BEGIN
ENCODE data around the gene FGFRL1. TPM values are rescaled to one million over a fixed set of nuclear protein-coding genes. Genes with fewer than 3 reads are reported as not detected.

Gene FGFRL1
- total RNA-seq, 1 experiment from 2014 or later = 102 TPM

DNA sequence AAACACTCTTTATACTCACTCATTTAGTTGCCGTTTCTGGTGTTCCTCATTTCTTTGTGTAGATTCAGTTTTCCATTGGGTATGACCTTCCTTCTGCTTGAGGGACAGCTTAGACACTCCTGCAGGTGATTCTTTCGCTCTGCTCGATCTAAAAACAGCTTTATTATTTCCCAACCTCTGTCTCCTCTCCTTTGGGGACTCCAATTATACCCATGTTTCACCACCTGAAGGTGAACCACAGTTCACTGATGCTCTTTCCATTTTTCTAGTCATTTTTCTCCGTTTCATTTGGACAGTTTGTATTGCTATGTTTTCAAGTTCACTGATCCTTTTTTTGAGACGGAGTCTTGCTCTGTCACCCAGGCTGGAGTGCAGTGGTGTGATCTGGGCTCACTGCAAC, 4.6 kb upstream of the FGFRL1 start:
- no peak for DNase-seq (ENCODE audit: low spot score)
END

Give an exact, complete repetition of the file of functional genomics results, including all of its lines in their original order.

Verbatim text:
ENCODE data around the gene FGFRL1. TPM values are rescaled to one million over a fixed set of nuclear protein-coding genes. Genes with fewer than 3 reads are reported as not detected.

Gene FGFRL1
- total RNA-seq, 1 experiment from 2014 or later = 102 TPM

DNA sequence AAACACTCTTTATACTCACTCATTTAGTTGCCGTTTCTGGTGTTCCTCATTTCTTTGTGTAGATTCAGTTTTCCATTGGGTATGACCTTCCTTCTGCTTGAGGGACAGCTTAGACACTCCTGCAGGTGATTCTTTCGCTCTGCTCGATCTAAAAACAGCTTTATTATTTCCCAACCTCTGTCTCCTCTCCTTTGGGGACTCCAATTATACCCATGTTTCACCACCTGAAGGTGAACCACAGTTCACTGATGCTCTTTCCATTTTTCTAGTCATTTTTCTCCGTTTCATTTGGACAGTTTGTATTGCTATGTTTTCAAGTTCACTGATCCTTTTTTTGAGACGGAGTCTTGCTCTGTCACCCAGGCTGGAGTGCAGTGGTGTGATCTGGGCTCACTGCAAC, 4.6 kb upstream of the FGFRL1 start:
- no peak for DNase-seq (ENCODE audit: low spot score)